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Researchers have invented a dual-mode device that can act as both volatile and nonvolatile memory.  (Source: NCSU via IEEE)

They actually have made a rough working prototype of the device.  (Source: NCSU via IEEE)
Volatile storage, meet nonvolatile storage

Scientists have created a new device that can offer both dynamic and long-term storage and could revolutionize the field of electronics.  Where current devices have separate memory and storage chips, future devices could rely on a single bank of homogenous chips.

Traditionally, (volatile) memory and storage are separate entities on modern computers.  The volatile memory involves chips with very fast access times that must be powered to retain information.  Often the term "memory" is used synonymously with the longer phrase volatile memory.  It's typically used to store details about the running programs.  By contrast storage (nonvolatile memory) offers slower access times, but can hold information even after a circuit is powered off.

If you've ever looked at a NAND flash storage cell (nonvolatile) and a DRAM cell (volatile), you'll realize that long-term and short-term storage don't necessarily have to be dramatically different in structure.

Perhaps that was the inspiration of North Carolina State University, which has invented a new device dubbed the dual floating gate field effect transistor cell (DFG-FET), which packs both devices into a single cell.  The DFG-FET consists of the two FET gates separated from each other by an insulating layer of silicon oxide.  Above the top FET rests a control gate, which can change the state of transistors by applying different voltages.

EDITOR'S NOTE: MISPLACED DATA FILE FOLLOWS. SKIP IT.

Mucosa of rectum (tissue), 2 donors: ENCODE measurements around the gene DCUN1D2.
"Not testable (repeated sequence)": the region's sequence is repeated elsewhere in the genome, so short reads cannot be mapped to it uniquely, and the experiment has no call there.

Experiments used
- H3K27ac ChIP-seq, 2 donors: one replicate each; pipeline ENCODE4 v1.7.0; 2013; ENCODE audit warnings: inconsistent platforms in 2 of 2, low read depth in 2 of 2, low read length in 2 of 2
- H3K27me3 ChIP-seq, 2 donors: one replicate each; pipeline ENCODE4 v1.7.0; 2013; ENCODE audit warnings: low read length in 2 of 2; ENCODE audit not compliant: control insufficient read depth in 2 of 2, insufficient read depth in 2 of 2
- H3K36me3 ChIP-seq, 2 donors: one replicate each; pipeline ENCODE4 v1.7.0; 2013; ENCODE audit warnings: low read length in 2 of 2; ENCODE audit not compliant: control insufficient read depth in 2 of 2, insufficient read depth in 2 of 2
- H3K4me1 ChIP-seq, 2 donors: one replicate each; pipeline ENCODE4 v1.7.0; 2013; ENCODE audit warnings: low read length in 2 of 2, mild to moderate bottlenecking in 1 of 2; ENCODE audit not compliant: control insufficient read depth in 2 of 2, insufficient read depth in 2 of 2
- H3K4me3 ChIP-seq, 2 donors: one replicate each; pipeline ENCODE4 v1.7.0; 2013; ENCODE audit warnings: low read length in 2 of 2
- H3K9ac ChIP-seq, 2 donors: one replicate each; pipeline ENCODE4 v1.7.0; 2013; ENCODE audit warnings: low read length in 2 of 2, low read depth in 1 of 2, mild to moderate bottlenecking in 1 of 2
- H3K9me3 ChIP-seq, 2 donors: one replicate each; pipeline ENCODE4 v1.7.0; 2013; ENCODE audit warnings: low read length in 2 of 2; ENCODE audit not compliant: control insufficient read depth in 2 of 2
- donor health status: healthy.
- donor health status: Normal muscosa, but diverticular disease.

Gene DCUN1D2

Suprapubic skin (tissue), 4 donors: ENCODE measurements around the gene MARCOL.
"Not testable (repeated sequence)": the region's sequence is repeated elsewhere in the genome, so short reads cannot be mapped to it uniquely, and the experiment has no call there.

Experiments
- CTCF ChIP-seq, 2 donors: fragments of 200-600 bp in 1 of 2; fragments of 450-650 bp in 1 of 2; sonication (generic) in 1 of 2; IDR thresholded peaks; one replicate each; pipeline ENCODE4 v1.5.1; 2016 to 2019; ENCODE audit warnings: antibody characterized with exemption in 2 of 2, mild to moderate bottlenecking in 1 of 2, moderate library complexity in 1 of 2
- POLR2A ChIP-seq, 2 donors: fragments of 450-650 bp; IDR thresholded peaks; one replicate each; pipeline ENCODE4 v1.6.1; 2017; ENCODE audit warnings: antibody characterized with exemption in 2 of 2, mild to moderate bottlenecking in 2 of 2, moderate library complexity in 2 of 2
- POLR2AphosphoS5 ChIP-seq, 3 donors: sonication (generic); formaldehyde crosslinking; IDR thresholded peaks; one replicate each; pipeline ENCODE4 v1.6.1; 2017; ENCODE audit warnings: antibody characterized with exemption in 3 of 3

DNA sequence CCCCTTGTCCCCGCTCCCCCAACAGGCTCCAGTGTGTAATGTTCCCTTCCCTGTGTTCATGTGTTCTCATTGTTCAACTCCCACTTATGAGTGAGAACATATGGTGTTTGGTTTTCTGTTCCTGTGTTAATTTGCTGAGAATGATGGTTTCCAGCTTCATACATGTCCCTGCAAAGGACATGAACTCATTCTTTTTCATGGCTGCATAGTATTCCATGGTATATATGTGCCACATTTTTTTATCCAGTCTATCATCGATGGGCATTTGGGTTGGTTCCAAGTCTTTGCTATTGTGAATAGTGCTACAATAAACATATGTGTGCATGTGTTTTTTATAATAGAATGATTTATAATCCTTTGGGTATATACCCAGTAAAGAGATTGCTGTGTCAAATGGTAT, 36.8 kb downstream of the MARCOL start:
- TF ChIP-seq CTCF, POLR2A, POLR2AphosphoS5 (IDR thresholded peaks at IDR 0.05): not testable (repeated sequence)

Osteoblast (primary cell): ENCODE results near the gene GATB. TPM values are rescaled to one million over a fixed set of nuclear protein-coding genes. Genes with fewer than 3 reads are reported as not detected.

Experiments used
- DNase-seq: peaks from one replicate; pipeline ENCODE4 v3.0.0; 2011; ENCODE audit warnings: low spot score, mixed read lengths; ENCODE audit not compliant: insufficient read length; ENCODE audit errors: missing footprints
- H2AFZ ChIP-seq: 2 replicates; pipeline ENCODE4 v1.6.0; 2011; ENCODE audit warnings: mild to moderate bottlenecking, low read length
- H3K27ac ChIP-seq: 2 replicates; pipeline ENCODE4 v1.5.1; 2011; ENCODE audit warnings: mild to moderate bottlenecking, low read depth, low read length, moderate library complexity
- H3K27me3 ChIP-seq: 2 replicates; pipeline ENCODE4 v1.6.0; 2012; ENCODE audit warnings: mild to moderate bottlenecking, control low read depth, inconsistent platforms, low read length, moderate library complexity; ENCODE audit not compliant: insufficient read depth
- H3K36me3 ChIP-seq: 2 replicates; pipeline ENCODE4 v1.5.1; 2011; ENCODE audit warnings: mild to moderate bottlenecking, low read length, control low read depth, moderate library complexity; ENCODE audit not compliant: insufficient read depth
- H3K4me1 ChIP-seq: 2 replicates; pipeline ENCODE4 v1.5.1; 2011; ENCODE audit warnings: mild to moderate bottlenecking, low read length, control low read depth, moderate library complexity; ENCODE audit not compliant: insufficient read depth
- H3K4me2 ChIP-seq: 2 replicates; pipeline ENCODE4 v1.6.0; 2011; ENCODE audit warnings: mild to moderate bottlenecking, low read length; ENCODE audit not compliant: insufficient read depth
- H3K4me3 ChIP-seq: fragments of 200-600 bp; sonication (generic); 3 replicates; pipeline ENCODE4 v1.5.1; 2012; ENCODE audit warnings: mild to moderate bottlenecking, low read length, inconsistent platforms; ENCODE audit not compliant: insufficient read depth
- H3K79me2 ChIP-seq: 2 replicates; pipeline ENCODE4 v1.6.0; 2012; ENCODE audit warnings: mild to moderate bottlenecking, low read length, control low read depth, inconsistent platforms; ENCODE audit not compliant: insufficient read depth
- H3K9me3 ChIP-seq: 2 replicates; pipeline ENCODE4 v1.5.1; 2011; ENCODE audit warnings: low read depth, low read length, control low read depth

As a RAM cell, the two-transistor device has a read time of 0.31-2.18 ns (similar to SDRAM and faster than DRAM), a 50 ns write time for the charged state ('1'), and a 10 µs write time for the uncharged ('0') state.  Non-volatile writes range from 10 to 30 µs.

The device can tell what mode the current command is, based on the individual voltages provided to the gate transistors via the word line (WL) and select line (SL).

Dr. Paul Franzon, a professor of electrical and computer engineering at NC State and co-author of the paper on the work, states [press release], "We've invented a new device that may revolutionize computer memory."

Possible applications in the short term include unified memory for server farms.  Currently, server farms can't turn off specific servers to save power, as they would lose the information stored in their volatile memory.  As the new device operates faster, it could quickly cache the current volatile memory state in free non-volatile memory and then power off, quickly retrieving it when powered back on.  

Aside from server power savings, the paper shows off an FPGA circuit that could offer both space and power savings over current designs.  FPGAs are reprogrammable hardware chips (think a CPU which could be switched from an ARM architecture to a x86 architecture by flashing the chip), which are increasingly seeing use in a variety of devices.